CHAIR’S CHOICES JISOO NA ������������������������������������������������������������������������������������������������90 KIRIN PINO ���������������������������������������������������������������������������������������������� 94 S. VON PUTTKAMMER ����������������������������������������������������������������������� 98 ALEXANDRA RUSSO (ARCANAS) ����������������������������������������������� 102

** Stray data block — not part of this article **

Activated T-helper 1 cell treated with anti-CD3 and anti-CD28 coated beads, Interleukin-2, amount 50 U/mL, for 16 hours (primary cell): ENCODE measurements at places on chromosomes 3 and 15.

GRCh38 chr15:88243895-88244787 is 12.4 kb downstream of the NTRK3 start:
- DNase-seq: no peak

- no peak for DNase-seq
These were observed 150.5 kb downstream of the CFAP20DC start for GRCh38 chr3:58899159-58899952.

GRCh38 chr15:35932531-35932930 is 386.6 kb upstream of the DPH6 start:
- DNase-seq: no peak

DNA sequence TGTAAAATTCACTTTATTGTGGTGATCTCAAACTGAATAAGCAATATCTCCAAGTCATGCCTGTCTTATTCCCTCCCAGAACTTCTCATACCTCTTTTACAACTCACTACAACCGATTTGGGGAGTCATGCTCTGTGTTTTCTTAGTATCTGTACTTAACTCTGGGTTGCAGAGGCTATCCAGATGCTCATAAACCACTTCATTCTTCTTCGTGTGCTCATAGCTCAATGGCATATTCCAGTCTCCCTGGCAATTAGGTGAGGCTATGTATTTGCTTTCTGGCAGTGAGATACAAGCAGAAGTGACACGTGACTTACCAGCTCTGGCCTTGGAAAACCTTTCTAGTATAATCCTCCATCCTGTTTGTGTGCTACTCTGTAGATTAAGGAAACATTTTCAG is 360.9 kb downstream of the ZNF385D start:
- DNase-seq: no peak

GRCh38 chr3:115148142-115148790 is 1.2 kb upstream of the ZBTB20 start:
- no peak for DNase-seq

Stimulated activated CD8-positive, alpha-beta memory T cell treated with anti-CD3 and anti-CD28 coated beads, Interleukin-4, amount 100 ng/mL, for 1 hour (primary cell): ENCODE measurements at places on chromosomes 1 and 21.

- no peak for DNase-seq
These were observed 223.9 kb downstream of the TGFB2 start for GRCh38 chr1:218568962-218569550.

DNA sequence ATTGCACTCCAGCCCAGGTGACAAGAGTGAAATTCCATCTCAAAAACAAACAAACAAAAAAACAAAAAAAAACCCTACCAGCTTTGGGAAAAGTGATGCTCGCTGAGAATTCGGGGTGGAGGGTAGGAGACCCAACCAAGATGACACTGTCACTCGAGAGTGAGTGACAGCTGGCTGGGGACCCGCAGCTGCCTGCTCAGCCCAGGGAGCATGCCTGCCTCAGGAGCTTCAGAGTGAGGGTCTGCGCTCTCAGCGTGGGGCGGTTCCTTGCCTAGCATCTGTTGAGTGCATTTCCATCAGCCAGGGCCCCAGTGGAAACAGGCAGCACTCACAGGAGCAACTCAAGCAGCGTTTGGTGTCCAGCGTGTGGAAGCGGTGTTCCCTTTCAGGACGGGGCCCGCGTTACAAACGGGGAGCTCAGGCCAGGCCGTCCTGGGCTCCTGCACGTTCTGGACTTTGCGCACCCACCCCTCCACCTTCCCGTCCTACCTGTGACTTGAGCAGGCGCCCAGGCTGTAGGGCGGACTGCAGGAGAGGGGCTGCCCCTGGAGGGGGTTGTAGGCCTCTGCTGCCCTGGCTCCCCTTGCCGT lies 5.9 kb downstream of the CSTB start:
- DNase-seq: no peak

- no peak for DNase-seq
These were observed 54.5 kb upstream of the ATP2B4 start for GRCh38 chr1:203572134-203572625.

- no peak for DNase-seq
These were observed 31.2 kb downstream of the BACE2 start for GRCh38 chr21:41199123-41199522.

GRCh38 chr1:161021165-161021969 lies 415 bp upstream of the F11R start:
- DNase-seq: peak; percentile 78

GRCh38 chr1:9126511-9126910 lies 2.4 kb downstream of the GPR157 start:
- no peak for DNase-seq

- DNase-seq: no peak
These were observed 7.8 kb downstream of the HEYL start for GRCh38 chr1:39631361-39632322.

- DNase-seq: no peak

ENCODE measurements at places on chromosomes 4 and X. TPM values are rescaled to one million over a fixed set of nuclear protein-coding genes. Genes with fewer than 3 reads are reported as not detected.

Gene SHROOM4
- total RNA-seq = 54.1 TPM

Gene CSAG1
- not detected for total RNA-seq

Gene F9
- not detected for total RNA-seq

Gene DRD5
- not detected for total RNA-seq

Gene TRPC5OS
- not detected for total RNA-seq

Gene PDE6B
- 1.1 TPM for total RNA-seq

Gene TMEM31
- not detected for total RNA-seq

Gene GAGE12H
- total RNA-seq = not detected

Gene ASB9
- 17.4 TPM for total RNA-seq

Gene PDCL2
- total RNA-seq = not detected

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BFA FINE ARTS ABOUT THE PROGRAM In addition to traditional media, SVA offers experimental practices in digital sculpture and the emerging field of bio-art. From figure studies to cutting-edge con­ceptual approaches, our department prepares the fine arts student to enter a myriad of professions and graduate programs. Courses in art history and contemporary art theory inform creative approaches to diverse aesthetic practices. The Fine Arts Department at the School of Visual Arts is unique. The fine arts student at SVA can choose an individualized course of study. Our new Fine Arts Digital Lab hosts private workstations equipped with up-to-the-minute software and instruction. Our digital sculpture initiative boasts computer-driven cutting machines for fabricat­ing sculpture. Painting classes include projects in direct observation or photography, and/or abstract methods. Our faculty consists of professional artists, critics and curators whose work has achieved both national and international recognition. In addition, the Fine Arts Department sponsors many events and field trips to museums, galleries and artists’ studios to prepare the student for professional-level experience in the fine arts. With Chelsea’s art scene at our back door, students stay tuned in to art history in the making. Networking opportunities inside and outside SVA prepare our students for job placements and career development. For example, you might land a studio job assisting an instructor or a visiting artist, which could become access to a gallery, which could lead to your first show. In senior year, we invite dealers and curators to open-studio events showcasing your work, a twice-yearly chance for you to make important connections. In addition, we focus on all avenues of creative production. Our alumni have worked at top art museums, animation studios, education venues, art therapy practices, public art and other allied professions. You have access to more than 90 instructors in the studio department, a number unmatched in size and excellence anywhere else. These artists of stature are a vital part of the New York creative scene, whose work you can see in the galleries, museums and even the public spaces of the city. Connect with the one who inspires and supports your creative efforts the most—the artist you gravitate toward will act as your mentor to help you achieve your artistic goals. Becoming a fine artist in New York is to see and feel the fluent dynamics of creation as a public phenomenon and an interchange of ideas. Your individual gift, your voice, is made public in exhibition venues. 107